Social media has become an incredibly effective tool in a brand marketer’s toolbox. But if managed poorly, a social media presence can be as harmful as it is helpful for a brand’s identity. Here are several common mistakes in managing a social media marketing strategy and what you should do instead that Danielle Winski describes in her article “11 social media mistakes brand managers should avoid.”
Don’t just jump right into social media without having a consistent plan in mind for how you will use it. A good plan includes knowing how often you will post, when the best time to create posts is for each platform, and where your sources for content are. It’s also important to know your customer base. Adding dozens of followers on Twitter is useless to you unless they are potential customers whose business you might secure. This can also impact which sites you actively use—take the time to learn where your customer base lives and devote your energies to the proper media platform. If this includes multiple services, don’t treat them the same way. Take the time to create individualized posts for each one to avoid looking impersonal or even spammy. And even if you decide it’s not worth it to use a particular platform, take the time to fully deactivate your account instead of just abandoning it. A silent account may lead people to think your company is no longer operating.
Making all your activity about your company itself is a waste of effort—followers follow you because they already like or are interested in you. A more effective route is the 80/20 rule, where 80% of content is relevant but not directly about your business (like an industry article) and 20% involves product information or company announcements. If your followers engage with your content, don’t delay in responding to their attention. Turn on your notifications so you don’t leave someone waiting an hour and shut down a potential customer. To make people more likely to engage with you, ensure that your company bio is not only complete, but fun and interesting as well. Avoid misspellings and grammatical mistakes as often as possible—these give the impression of unprofessionalism and easily discourage people from engaging with you. Try to get proofreading whenever you can before you post.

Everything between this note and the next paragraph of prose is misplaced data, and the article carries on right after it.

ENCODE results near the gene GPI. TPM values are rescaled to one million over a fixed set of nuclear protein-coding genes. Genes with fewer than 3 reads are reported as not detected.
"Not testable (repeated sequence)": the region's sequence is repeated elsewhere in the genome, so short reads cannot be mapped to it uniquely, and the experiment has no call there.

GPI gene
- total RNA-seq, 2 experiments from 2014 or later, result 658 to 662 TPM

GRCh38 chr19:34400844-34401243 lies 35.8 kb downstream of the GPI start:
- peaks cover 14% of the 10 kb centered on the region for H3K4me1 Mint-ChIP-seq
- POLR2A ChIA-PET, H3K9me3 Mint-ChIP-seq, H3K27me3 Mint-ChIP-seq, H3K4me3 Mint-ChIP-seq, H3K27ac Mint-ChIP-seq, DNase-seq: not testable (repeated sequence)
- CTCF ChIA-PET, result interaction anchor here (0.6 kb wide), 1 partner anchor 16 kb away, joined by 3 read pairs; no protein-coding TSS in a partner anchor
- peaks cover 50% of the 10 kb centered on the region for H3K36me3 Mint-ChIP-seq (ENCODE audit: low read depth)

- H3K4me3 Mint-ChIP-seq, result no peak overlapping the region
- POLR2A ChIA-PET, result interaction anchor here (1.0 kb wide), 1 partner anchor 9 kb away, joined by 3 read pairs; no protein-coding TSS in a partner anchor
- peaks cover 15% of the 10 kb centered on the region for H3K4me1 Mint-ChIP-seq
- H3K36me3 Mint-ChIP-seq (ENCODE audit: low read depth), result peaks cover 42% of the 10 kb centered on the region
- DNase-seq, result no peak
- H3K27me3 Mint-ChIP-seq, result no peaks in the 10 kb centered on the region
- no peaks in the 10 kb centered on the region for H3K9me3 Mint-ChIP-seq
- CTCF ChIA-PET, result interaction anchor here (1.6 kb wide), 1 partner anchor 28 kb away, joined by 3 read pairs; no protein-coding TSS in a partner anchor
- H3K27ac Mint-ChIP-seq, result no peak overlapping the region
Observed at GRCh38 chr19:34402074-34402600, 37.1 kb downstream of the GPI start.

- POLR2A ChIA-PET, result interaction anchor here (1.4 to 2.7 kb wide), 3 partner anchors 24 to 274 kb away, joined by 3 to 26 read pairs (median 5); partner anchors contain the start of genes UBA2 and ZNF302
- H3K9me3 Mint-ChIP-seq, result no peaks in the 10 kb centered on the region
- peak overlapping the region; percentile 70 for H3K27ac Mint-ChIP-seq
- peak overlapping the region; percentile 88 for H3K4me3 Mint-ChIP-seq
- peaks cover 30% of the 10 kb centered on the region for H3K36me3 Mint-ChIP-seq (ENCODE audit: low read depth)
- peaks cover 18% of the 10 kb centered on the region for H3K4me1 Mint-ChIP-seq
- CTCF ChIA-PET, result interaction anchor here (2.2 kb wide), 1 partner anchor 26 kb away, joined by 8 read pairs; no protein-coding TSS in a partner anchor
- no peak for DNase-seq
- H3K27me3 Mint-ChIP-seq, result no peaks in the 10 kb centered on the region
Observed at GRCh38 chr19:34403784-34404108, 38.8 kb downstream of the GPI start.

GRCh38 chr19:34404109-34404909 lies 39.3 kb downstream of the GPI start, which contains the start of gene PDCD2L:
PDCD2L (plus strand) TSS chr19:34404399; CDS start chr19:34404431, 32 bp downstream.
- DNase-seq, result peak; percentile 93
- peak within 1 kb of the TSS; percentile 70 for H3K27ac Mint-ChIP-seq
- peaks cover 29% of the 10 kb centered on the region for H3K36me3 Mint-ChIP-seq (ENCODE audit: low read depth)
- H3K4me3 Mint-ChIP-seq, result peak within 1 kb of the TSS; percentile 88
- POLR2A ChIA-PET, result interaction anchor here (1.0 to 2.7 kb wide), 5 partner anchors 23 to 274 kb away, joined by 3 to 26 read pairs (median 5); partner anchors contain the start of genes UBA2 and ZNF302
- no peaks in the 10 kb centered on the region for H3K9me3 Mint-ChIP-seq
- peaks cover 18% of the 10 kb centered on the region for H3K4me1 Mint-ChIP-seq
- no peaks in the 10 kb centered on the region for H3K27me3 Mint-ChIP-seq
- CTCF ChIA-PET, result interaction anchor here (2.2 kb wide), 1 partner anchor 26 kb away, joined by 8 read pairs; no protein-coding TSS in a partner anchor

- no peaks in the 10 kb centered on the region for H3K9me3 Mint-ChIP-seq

Finally, don’t concern yourself with the quantity of your followers over the quality. A few highly engaged followers are more valuable than a dozen who never interact with you. Building up strong, committed followers who talk about you with their own acquaintances is a better goal than hundreds of distant ones. Don’t measure your engagement simply through some likes and comments, however. Ensure you are regularly checking thorough analytics to track the right tactics and content that click with your audience.
Social media can be a tricky nut to crack, but approach the task with a plan and concrete goals and you will find the rewards much more worthwhile.
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